Sometimes certain building spaces are painted very frequently and often with low paints. This means these surfaces have an incredible buildup of paint film over the decade. It is quite possible there are 30-50 paint layers in any given room in these types of spaces. These paint layers may not all be compatible with each other, and could cause complications with any new paint system. The shear cumulative weight of all these paint layers, being held up by the initial paint layer, may be a contributing factor to catastrophic failures.
Age of Original Paint
If the original paint coatings are old (i.e., approx. 100 years old), they could have quite possibility surpassed its serviceability. Any of the aforementioned on their own, can be the cause of this catastrophic failure. The application of new paint, regardless of its type i.e., acrylic or oil, would not mitigate current or future failures.
Saponification, thermal shock, the multiple existing paint layers, and the age of the original paint coating as fuel, and the new paint coatings can be igniter to paint delamination problems. Having someone experienced in historic finishes can tell you and guide you whether if one, a combination or all of these causes are contributing factors.
Examples of Typical Paint Failures
In regards to remedies, three basic paths can be explored. They are as follows:
- Remove all coatings down to the plaster substrate, thus mitigating any potential for failure. This is an excellent but costly approach. It also requires a significant amount of time.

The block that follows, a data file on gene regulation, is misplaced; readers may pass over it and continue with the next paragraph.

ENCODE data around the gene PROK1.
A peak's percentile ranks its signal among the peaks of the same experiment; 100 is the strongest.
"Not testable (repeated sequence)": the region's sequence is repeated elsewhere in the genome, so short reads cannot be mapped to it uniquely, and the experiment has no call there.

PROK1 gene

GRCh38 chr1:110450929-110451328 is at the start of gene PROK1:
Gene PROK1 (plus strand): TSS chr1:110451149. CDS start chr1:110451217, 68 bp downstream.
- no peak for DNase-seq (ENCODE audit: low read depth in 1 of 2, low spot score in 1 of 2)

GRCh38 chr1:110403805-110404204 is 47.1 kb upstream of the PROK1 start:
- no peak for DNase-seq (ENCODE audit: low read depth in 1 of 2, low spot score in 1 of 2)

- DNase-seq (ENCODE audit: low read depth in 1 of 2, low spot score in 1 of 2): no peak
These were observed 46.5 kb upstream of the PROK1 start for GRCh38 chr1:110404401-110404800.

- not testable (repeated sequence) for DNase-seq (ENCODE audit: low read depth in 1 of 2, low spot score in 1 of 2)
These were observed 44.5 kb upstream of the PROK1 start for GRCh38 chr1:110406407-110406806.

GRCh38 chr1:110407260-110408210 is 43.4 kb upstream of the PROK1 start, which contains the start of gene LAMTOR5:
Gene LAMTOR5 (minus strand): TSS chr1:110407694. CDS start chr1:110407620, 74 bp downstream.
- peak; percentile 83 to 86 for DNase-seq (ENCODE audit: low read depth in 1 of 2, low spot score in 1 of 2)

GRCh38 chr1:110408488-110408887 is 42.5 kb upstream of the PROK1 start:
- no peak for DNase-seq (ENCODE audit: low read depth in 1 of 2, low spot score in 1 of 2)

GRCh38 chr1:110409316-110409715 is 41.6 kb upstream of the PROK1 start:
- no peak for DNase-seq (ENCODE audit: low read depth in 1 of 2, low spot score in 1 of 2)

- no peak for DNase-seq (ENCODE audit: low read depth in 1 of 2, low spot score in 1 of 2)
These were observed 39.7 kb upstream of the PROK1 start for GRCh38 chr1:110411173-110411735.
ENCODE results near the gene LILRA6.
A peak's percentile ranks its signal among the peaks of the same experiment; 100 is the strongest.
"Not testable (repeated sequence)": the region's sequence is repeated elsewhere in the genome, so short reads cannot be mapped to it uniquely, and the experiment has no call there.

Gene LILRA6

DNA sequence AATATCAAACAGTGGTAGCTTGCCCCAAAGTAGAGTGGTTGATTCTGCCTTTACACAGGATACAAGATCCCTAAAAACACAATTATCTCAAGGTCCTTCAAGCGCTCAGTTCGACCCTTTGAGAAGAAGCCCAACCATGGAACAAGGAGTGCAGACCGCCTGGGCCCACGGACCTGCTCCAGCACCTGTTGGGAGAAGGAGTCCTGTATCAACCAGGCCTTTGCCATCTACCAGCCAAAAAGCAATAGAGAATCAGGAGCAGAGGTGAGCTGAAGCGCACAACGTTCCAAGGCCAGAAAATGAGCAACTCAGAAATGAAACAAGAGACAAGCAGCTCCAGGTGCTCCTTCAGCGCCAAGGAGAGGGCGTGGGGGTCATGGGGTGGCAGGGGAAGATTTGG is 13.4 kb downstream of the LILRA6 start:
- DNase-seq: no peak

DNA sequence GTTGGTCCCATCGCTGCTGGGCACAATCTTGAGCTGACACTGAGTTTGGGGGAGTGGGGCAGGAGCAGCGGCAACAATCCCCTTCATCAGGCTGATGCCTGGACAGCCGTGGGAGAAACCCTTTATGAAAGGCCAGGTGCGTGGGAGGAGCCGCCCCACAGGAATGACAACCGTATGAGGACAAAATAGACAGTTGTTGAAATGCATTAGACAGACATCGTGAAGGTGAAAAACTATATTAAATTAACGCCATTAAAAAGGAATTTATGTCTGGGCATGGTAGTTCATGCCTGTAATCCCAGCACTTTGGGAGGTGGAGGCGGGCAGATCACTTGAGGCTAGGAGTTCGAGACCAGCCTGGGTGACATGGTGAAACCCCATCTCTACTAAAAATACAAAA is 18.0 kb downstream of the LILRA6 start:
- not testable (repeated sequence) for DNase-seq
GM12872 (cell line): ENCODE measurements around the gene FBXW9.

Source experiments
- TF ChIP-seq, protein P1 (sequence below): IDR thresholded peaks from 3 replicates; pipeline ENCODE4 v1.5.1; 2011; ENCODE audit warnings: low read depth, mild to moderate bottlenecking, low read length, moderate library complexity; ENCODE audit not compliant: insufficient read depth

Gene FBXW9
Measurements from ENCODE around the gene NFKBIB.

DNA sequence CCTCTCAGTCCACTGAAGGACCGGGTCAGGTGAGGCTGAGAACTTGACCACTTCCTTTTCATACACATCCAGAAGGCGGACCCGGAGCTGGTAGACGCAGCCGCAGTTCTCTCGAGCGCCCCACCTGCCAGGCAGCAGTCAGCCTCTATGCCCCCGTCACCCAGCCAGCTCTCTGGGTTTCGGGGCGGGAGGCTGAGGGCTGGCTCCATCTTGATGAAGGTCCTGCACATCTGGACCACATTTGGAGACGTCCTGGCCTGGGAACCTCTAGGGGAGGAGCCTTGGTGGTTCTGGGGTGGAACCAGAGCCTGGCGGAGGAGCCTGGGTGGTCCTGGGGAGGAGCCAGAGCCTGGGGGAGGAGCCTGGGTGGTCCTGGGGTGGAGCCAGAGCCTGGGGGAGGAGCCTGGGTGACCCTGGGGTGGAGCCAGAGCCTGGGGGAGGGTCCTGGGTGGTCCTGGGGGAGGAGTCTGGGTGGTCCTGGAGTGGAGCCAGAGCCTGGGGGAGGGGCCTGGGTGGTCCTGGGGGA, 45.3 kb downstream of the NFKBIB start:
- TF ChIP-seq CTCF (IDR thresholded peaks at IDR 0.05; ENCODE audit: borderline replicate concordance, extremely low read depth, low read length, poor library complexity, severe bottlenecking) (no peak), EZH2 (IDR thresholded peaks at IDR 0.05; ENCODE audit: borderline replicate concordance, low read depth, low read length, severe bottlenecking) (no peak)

- Encapsulation. There are several encapsulant candidates that you may want to consider:
- Dry Wall application. Apply drywall to the surfaces with adhesive and fasteners, followed with typical joint taping and new paint coatings. This is an excellent approach, as it creates a permanent barrier between the new paint and the old coating system.
- Nu-Wal Plaster Restoration System by Abatron or similiar. This elastomeric coating system is reinforced with fiberglass mat. This will bridge and conceal paint craters, cracks, and coatings. However, labor will be required to scrape loose paint. The thought behind this system is while paint may continue to delaminate behind the mat in isolated locations, the Nu-Wal flexible elastomeric system will act as a bridge over this condition. This system will likely be faster and less expensive than drywall, however it will not be as fool proof.
- Reinforced Plaster Veneer. With this approach, the walls are prepared by removing loose/peeling paint, followed will chipping the surface with mallets to create small craters throughout the surface. These craters act as a key to the new plaster it will receive. Once chipped, the entire surface receives a bonding agent followed with an application of fiberglass mesh, such as those used for EFIS systems. This would also be followed with two application of plaster veneer, such as USG Imperial or Diamond brands. This is can be a long-term, durable solution.
- Vinyl or canvas wall covering. Similar to Nu-Wal, this will bridge and conceal paint craters, cracks, and coatings. However, labor will be required to scrape loose paint. This system will likely be faster and less expensive than drywall, however it will not be as fool proof.
- A full-proof remedy to mitigate paint delamination is full paint removal with chemical paint strippers. This can be an effective solution, but not without its own considerations. Once paint is completely removed, the installer must ensure the chemical stripper is completely removed from the substrate with absolutely no residue left behind. They must also confirm the substrate has a neutral Ph. We have used Smart Strip Advanced Paint Remover by Dumond Chemicals.
John Canning & Co. has worked in thousands of Historic Landmark buildings throughout the United States, both as historic preservation consultants, conservators, and specialty contractors and would be happy to assist you on your projects.